- What are the psychological consequences of income scarcity and how do they affect individual decision-making and judgment?
- What factors influence decision-making processes that involve tradeoffs between costs and benefits that occur at different points in time, or the tendency to over-value immediate rewards at the expense of longer-term benefits?
Program on the Future of Work
- To what extent have labor market changes affected family formation, transitions to adulthood, or social mobility?
- Job quality is related to many different factors including government policies (e.g., minimum-wage laws or parental and sick leave policies) and employer instituted policies (e.g., flex hours, retirement plans). What are the consequences of such policies for employers, workers and families?
Program on Race, Ethnicity and Immigration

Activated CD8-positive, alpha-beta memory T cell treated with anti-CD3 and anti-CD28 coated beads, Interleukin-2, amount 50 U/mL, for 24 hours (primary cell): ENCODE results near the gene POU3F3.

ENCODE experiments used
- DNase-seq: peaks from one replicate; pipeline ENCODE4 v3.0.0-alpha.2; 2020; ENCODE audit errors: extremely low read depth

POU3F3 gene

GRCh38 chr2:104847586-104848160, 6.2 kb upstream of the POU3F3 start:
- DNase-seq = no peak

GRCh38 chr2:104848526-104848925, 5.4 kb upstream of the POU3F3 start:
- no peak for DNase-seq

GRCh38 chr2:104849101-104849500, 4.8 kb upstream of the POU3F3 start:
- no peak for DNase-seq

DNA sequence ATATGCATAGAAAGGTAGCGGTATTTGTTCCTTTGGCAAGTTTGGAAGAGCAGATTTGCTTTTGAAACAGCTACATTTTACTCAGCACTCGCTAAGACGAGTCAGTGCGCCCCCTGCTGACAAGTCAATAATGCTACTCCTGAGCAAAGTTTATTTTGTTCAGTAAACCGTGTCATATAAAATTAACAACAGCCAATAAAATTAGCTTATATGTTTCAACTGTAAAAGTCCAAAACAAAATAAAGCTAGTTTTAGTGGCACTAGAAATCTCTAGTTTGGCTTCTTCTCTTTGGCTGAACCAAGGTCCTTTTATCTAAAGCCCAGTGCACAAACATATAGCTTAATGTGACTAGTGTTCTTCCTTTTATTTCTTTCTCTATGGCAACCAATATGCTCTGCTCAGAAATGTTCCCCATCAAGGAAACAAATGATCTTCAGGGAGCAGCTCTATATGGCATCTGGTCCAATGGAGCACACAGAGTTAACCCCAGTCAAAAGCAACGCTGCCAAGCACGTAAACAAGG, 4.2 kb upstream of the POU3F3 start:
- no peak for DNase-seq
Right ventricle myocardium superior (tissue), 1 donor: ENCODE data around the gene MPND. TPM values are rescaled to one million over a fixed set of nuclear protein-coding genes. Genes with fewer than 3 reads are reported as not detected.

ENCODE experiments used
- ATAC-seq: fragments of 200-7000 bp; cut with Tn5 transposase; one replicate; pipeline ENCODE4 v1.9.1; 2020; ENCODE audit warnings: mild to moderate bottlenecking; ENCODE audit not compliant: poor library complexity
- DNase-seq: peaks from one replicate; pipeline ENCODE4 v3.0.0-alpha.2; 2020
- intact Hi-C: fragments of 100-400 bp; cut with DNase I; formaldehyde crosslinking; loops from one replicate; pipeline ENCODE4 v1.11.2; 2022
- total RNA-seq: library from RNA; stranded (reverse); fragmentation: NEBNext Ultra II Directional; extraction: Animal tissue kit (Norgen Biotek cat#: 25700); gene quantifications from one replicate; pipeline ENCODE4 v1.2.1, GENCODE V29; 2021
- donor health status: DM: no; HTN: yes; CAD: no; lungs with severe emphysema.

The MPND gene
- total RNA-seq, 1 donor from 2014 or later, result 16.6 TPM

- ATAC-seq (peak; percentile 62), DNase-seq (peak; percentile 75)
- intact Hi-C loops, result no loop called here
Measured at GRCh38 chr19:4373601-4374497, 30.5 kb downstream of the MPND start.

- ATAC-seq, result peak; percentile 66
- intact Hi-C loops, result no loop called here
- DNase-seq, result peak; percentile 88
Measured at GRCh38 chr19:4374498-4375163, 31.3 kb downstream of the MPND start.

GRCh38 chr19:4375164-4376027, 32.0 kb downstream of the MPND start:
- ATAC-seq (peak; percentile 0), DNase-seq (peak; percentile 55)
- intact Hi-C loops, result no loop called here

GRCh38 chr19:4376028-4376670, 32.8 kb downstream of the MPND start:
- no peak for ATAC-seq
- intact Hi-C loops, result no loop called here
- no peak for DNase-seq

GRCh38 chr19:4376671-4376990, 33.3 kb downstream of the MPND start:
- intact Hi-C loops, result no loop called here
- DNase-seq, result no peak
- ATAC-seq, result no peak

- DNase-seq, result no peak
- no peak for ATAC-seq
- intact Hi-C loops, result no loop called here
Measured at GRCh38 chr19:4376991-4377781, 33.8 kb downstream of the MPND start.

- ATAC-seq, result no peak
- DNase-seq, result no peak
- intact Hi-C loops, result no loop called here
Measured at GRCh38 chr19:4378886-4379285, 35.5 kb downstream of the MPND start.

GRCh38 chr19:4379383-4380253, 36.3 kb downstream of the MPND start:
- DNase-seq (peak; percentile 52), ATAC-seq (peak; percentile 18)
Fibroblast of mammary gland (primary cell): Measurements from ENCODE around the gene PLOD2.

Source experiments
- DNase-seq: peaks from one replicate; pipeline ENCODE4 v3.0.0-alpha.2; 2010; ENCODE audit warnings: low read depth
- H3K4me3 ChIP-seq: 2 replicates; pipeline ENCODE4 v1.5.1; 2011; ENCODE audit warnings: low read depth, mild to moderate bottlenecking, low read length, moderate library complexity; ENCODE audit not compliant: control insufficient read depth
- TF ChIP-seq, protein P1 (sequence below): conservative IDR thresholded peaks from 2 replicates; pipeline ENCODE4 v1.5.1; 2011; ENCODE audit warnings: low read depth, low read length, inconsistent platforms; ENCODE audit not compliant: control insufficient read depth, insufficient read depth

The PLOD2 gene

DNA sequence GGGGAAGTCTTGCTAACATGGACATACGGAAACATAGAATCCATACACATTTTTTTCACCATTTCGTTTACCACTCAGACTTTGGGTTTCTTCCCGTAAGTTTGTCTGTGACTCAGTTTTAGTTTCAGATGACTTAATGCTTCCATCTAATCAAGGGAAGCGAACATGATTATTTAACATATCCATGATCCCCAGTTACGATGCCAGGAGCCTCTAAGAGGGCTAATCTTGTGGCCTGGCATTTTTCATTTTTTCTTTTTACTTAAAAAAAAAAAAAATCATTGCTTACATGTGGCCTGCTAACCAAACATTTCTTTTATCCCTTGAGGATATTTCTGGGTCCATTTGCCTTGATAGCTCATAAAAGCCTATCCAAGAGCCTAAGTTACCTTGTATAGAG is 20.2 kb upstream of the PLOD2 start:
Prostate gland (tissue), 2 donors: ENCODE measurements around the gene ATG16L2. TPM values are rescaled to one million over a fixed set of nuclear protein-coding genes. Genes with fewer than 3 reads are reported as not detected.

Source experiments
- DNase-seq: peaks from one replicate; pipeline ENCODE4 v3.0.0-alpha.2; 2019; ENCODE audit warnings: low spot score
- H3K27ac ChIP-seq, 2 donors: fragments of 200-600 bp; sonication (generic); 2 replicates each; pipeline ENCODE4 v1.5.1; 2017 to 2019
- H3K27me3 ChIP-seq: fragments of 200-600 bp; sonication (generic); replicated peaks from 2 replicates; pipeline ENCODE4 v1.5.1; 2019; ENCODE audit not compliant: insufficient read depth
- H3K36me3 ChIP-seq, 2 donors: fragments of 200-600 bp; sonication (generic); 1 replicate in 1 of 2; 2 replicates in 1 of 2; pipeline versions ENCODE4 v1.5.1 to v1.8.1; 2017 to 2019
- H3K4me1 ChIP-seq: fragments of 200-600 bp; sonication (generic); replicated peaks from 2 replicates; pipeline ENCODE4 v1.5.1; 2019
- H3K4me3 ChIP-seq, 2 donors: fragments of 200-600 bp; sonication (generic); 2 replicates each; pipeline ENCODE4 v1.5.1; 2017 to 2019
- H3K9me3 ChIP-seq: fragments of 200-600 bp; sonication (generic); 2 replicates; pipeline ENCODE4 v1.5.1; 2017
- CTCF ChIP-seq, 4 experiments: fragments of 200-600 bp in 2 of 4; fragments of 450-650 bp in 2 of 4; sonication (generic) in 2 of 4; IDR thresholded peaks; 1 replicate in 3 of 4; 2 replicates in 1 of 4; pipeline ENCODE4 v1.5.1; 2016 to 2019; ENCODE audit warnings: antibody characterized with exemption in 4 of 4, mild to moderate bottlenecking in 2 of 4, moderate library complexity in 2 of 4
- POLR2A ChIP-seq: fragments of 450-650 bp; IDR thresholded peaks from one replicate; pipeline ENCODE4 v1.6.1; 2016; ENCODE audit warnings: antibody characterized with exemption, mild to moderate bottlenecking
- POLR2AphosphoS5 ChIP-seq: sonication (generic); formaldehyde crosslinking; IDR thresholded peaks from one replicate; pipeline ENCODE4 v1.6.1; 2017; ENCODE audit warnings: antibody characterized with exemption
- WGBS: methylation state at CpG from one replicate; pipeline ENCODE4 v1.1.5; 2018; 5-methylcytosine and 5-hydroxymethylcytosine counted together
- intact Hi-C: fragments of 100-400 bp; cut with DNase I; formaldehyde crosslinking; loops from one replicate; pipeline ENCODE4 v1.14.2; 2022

- How do race-related beliefs evolve in the context of growing population diversity?
- What is the impact of immigration policies on the social and political development of immigrants? To what extent have these policies influenced public opinion, inter-group relations or civic participation?
Program on Social Inequality
- To what extent has increased economic inequality (income, wealth, consumption) affected equality of opportunity or social mobility?
- Are changes in the labor market and occupational structure related to changes in economic inequality?
- Upcoming deadlines
- Submit a letter of inquiry (LOI) or invited project proposal
- Detailed information about eligibility and application requirements